Sleek and handsome; thin blade aces even large, crusty loaves.
At 8 3/4 inches, the blade is slightly shorter than our ideal.
This is a beautiful bread knife, agile yet strong. And it gets major cool points for the way it looks in your block.
The first generation of Global knives appeared in 1985. Designed and manufactured in Japan, they were high-tech alternatives to European knives. The original G Series (like this 8-3/4-inch bread knife) is Global’s most basic. Knives in this line have stainless steel handles and very thin blades, and they’re superlight. (That’s due in part to the lack of a bolster, the thick knob of steel where handle meets blade on most knives.) At about $96, the Global G-9 falls in the middle range for bread knives. It has a sleek look and innovative design features. Can this knife cut it when the loaves come out?
This is a lightweight bread knife with a small profile. The blade is 8 3/4 inches, the whole knife just over 14 1/2 inches long, 3 1/2 inches high, and just under 1 inch wide at the thickest part of the handle. The blade is made of molybdenum vanadium stainless—basically, that means strength and resistance to wear. It has a scalloped edge for navigating hard crusts and Global’s signature dimpled handle, designed to make the stainless steel better for gripping. The hollow handles of the G series are actually filled with sand for balance. It’s recommended that you wash by hand only (that’s a rule for all knives). And the G-9 carries a lifetime warranty against breakage and original manufacturer defects.
We tested the G-9 with loaves of bread in two shapes: thin baguette and large round boule. And to assess its maneuverability on something round and relatively small, we used it to cut the peel from citrus. Here’s what we found:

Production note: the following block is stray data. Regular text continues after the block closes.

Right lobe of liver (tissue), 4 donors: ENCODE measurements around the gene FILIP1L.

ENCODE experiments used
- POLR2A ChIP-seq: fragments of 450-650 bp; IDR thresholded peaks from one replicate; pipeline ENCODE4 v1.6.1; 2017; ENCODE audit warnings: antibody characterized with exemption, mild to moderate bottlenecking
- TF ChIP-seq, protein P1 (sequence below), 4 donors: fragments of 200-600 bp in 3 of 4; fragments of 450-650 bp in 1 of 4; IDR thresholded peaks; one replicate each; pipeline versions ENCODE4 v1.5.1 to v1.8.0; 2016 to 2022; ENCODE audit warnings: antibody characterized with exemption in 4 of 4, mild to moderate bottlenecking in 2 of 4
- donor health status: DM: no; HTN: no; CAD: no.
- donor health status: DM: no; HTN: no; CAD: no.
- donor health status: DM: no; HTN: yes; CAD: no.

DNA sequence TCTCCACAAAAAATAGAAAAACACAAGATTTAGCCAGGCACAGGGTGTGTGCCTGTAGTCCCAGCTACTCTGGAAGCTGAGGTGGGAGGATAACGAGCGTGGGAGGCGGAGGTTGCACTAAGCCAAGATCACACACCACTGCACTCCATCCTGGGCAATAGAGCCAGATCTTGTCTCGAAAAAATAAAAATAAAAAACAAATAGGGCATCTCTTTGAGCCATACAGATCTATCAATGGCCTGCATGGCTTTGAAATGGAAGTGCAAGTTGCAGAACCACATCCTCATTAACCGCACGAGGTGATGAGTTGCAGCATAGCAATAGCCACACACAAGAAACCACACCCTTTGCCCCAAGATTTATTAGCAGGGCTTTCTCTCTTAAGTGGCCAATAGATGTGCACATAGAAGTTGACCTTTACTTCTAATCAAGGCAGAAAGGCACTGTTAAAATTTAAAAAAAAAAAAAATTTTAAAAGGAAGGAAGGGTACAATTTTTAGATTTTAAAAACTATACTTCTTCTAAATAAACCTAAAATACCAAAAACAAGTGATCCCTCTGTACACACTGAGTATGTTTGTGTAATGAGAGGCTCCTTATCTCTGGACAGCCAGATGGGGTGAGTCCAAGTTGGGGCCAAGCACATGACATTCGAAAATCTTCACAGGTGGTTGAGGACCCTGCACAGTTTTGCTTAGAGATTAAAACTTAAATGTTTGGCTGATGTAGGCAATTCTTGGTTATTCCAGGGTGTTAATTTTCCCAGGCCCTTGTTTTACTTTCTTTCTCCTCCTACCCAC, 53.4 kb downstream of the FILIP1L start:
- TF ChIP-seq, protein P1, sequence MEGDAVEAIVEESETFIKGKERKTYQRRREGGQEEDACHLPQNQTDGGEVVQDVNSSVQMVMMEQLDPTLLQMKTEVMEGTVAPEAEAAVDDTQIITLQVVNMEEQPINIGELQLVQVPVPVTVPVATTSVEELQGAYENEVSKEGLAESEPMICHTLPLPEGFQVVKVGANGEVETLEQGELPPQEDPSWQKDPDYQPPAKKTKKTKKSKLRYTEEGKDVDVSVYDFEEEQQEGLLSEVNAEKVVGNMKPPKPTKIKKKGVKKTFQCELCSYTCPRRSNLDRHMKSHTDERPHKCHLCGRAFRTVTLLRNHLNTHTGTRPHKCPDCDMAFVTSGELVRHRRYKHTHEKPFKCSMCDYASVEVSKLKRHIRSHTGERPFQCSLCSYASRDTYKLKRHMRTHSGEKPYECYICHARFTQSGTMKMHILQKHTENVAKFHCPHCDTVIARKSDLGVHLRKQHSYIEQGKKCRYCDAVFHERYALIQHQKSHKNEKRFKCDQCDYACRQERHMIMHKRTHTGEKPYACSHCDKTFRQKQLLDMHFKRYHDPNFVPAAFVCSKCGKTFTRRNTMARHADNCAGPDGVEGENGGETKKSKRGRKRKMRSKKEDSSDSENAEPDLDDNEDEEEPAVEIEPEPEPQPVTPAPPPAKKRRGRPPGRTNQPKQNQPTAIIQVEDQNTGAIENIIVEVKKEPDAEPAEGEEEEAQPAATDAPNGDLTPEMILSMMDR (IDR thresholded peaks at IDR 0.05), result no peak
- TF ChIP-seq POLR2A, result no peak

Serrated bread knives can feel static and almost stiff compared with other blades, but the G-9 really is an exceptionally light and agile specimen. We tend to favor bread knives with offset handles: Especially when you have a lot of slices to make and you need to go fast, an offset handle gives you lots of finger clearance from the board. But even though the G-9 isn’t offset, its grip was comfortable enough to let us whiz through a baguette without feeling like our knuckles would drag.
The blade was exceptionally sharp (it was fresh out of the box, after all). Still, the scalloped serration on the blade was a design detail that did seem to make a difference on our crusty, day-old round of levain. And though the blade is less than 9 inches, it never felt too small for our large loaf.
Since this Global series is designed to have thin blades, it wasn’t a surprise that the G-9 did a good job navigating the spherical shape of oranges. With a little wrist turning, we were able to peel oranges quickly and confidently, never feeling that the knife was working against us.
Summing up: We love this knife. To be honest, we keep a 9-inch bread knife in our rack at home, but the 8-3/4-inch G-9 would be a fine substitute. It has the length to tackle a loaf with a large diameter and still give you the confidence of control. The price is fair for a blade with these features and, frankly, that bears the Global stamp of cool. This knife’s a keeper.
Photos by Chris Rochelle